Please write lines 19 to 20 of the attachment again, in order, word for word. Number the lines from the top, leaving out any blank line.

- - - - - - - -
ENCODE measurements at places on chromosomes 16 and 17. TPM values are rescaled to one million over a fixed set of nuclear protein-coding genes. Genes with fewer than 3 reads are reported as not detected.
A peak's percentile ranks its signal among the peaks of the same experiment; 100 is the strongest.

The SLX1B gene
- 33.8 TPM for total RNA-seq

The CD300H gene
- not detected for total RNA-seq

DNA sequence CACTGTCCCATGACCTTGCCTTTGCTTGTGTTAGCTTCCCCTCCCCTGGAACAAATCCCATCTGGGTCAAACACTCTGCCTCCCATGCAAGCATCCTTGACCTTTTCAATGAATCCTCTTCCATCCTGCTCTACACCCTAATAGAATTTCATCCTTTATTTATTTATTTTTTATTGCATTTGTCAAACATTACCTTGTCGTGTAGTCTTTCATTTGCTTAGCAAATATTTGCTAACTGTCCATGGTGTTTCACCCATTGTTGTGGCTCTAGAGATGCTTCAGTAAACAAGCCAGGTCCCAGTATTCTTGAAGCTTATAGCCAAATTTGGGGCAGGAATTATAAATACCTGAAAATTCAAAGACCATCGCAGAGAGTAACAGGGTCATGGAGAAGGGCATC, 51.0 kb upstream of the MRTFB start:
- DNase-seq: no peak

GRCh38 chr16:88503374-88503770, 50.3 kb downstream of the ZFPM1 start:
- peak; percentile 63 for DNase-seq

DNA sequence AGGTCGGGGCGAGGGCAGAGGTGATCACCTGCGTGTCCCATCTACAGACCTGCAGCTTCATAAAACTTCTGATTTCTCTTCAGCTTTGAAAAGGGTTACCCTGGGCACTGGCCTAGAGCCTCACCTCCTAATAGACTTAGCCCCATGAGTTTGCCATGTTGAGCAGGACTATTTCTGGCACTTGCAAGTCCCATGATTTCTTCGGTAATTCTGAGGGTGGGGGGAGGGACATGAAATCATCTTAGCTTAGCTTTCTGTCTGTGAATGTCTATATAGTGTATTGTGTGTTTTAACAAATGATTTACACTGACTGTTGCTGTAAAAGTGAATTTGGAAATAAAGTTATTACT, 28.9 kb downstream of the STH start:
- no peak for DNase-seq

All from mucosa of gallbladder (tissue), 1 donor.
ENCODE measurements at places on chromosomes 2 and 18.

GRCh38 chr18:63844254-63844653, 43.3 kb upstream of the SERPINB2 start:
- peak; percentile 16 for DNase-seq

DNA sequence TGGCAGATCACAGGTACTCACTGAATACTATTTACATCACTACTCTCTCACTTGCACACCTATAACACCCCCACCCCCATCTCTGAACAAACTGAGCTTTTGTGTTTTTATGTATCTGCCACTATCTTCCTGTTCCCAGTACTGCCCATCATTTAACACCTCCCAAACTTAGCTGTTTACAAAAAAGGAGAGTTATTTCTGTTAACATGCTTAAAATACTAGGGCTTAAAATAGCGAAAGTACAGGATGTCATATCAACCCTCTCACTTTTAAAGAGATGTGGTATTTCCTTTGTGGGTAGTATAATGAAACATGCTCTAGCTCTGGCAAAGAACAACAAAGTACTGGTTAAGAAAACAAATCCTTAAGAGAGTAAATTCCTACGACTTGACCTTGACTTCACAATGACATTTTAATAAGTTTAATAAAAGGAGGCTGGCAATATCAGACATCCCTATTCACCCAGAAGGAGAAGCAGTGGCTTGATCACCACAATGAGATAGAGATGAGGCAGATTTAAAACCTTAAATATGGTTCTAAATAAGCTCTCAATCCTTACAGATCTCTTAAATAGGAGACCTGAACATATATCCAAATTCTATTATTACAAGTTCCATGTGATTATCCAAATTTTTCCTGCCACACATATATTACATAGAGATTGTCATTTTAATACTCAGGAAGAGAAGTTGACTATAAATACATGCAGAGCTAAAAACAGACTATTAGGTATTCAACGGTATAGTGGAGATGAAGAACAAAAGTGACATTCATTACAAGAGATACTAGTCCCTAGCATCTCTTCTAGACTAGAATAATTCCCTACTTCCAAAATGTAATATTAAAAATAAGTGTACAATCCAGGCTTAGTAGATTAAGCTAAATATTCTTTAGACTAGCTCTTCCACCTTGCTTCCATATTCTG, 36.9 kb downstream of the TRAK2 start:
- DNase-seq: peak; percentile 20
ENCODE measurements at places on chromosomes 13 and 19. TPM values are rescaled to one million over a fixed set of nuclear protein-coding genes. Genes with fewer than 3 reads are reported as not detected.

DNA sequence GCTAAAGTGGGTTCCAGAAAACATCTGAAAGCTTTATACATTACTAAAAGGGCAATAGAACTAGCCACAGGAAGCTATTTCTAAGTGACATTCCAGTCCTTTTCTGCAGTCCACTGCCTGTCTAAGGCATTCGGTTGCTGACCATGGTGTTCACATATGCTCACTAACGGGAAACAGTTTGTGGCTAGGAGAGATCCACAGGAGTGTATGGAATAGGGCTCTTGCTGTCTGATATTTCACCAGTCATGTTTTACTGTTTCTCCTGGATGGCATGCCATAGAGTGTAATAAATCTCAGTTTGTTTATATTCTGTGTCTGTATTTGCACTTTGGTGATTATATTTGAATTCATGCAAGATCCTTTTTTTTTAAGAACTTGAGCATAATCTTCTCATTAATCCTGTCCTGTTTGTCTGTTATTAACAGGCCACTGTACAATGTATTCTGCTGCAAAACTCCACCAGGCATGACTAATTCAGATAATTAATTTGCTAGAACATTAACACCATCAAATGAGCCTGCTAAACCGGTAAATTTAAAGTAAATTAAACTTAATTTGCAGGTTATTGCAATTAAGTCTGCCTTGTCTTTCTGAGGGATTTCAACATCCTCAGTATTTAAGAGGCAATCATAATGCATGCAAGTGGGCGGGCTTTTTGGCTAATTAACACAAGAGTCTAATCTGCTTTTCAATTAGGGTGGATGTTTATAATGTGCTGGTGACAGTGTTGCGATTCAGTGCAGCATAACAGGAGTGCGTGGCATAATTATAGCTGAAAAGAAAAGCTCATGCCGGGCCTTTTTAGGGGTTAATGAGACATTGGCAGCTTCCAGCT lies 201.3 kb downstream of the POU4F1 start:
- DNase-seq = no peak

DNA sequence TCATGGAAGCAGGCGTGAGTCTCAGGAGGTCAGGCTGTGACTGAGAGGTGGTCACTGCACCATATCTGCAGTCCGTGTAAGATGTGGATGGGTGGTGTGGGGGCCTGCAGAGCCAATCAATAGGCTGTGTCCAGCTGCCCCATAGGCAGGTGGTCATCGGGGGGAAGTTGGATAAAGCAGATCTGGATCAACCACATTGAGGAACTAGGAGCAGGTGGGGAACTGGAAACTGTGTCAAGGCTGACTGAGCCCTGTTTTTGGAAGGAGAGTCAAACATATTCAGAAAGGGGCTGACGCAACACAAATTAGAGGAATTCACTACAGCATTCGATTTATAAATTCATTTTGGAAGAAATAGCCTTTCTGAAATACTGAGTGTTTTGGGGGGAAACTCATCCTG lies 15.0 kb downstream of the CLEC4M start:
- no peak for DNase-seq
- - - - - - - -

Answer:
ENCODE measurements at places on chromosomes 13 and 19. TPM values are rescaled to one million over a fixed set of nuclear protein-coding genes. Genes with fewer than 3 reads are reported as not detected.

DNA sequence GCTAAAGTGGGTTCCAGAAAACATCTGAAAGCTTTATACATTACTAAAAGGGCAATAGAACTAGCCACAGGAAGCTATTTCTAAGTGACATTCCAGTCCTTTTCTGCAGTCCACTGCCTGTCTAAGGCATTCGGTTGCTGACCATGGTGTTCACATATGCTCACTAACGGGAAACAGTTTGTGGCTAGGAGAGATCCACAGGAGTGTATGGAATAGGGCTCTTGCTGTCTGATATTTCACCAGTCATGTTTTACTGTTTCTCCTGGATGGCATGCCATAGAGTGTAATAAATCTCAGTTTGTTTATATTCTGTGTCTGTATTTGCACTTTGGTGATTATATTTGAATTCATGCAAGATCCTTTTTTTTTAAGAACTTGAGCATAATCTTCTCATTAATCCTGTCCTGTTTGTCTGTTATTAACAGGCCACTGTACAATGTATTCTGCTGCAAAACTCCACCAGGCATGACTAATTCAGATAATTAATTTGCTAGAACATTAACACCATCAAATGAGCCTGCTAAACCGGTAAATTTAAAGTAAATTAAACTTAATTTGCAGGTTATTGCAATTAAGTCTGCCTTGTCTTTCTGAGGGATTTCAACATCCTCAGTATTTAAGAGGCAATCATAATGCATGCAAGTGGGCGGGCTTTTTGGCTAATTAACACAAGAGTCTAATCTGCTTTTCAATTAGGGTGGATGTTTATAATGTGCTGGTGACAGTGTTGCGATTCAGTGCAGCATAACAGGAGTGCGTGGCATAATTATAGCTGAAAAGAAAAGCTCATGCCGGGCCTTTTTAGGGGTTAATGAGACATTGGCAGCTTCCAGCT lies 201.3 kb downstream of the POU4F1 start: